Woodward ponders six nations squad
December 15, 1999
England coach Clive Woodward is preparing to unveil a 36-man squad in readiness for this season's inaugural Six Nations Championship.
Woodward's elite group will assemble for training in early January as England count down to their tournament opener against Ireland at Twickenham on February 5.
The announcement, expected some time during the next three weeks, should reveal some new names.
Although the 30-man World Cup squad will comprise its vast majority, young prospects like Bath centre Mike Tindall and the Wasps midfield pairing of Mark Denney and Fraser Waters have everything to play for.
Midfield is an area requiring close scrutiny by Woodward, given Jeremy Guscott's recent retirement from international rugby and the likely short-term absence of his Bath colleague Phil de Glanville through injury.
``I will continue to monitor the progress of a number of players before announcing a new 36-man elite squad which I will require for the Six Nations and training on January 10,'' said Woodward.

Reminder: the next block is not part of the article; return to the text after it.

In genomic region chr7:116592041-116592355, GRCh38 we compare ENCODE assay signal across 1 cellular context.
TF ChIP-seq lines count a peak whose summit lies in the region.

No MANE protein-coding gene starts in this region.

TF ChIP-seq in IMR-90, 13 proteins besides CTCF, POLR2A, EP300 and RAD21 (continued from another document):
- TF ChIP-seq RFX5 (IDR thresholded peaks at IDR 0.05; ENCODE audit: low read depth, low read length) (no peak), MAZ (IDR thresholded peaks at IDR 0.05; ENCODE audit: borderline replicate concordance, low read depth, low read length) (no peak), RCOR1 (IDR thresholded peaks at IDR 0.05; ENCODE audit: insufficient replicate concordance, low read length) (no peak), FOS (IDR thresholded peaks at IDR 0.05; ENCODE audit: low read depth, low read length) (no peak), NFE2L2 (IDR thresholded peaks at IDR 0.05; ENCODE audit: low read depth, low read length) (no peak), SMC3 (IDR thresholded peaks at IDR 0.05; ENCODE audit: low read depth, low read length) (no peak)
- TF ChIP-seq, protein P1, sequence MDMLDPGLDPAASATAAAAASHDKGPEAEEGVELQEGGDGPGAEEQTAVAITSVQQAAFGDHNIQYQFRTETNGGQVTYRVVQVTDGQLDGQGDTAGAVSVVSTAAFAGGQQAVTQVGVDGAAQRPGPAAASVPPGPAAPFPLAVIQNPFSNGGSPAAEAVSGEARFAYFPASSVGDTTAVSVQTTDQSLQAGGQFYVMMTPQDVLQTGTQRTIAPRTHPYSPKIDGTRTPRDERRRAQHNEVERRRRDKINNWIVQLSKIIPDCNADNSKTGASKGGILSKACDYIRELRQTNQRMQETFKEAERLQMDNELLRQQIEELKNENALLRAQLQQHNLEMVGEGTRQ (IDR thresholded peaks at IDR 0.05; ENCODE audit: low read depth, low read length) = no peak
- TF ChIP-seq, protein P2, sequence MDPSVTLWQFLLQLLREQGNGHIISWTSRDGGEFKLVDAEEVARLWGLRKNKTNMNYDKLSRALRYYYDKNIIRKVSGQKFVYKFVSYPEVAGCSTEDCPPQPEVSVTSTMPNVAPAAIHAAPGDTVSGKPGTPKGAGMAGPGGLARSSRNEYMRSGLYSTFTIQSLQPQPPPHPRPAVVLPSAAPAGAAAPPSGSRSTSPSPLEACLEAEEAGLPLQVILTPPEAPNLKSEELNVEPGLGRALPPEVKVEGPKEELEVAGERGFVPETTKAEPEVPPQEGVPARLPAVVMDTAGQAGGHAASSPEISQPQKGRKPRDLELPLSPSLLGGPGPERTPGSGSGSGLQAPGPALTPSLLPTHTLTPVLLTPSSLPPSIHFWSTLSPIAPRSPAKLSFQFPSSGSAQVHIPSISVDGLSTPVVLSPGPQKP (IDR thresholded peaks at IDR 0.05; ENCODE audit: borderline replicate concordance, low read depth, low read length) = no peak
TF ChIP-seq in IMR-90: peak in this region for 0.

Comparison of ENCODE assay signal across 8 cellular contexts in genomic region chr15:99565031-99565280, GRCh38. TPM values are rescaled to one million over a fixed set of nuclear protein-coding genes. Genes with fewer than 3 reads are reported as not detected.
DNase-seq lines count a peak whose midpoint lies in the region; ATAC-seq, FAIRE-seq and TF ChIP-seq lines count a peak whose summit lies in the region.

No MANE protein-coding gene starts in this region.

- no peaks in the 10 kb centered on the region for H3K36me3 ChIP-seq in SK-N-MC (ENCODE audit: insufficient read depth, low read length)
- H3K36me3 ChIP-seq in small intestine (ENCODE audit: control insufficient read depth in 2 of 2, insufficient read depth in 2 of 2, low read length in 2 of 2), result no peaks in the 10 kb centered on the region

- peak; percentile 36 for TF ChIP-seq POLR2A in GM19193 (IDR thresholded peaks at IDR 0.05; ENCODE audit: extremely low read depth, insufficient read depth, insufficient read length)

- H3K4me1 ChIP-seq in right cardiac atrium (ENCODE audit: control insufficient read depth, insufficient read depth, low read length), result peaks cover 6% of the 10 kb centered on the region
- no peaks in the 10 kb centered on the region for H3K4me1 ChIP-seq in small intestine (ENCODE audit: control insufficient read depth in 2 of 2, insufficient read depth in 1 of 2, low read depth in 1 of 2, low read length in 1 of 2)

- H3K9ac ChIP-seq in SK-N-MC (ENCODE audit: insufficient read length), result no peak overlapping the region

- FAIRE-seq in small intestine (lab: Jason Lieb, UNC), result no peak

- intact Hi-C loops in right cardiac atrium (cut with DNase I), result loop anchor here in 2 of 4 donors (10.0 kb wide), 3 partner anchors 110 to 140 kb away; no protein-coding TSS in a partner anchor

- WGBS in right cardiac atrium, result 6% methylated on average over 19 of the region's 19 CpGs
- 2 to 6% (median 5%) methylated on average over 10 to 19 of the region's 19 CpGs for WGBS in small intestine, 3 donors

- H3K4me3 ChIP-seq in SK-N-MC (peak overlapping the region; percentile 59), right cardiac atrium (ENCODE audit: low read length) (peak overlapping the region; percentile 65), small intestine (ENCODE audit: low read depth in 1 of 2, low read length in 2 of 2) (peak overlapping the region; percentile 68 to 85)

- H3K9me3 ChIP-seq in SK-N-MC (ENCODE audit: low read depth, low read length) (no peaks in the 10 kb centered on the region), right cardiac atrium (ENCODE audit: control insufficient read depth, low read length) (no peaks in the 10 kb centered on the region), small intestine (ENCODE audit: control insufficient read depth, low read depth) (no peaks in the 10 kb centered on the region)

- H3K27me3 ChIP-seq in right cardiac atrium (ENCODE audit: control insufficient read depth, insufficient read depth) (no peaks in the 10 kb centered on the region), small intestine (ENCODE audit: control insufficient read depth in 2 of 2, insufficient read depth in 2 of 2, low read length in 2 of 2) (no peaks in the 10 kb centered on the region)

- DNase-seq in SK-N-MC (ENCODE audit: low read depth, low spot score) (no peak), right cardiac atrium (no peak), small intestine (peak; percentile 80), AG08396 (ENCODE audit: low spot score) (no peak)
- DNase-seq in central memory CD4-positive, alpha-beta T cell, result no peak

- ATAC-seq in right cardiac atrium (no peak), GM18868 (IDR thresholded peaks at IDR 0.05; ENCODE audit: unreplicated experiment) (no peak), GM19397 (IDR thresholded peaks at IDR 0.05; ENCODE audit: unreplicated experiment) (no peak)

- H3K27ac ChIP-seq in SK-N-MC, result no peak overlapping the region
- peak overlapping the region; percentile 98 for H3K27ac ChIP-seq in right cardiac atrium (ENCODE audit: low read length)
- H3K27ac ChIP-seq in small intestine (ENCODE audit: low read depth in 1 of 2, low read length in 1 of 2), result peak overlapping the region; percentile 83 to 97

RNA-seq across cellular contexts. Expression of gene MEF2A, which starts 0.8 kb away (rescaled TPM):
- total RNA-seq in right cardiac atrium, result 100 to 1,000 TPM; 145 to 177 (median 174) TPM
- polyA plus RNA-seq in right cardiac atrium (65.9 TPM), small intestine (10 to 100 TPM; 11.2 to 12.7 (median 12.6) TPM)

Before then Woodward's World Cup group have been invited to a discussion session in Surrey next Monday, when they will examine the failed bid for global glory and assess the Six Nations challenge.
That meeting takes place at England's new base _ the Pennyhill Park Hotel in Bagshot _ which ends a 20-year association with the Petersham Hotel, Richmond where England teams prepared for around 70 home matches.
The Pennyhill Park, much more secluded than the Petersham, was used by New Zealand building towards their World Cup semi-final against France six weeks ago.
As Ray McLoughlin prepares to celebrate his 75th birthday, Huw Richards pays tribute to the man and the selectors who had the wisdom to bring him into the Ireland fold
John Taylor argues the world's best XVs players must be given a chance to play in the Olympics to increase the appeal of the game
The All Blacks' form is not a peaking issue, but Hansen must threaten to wield his axe, to demand improvement, Craig Dowd writes
"It has been the World Cup that smashed down the gender barriers of the sport." Tom Hamilton looks back at a remarkable tournament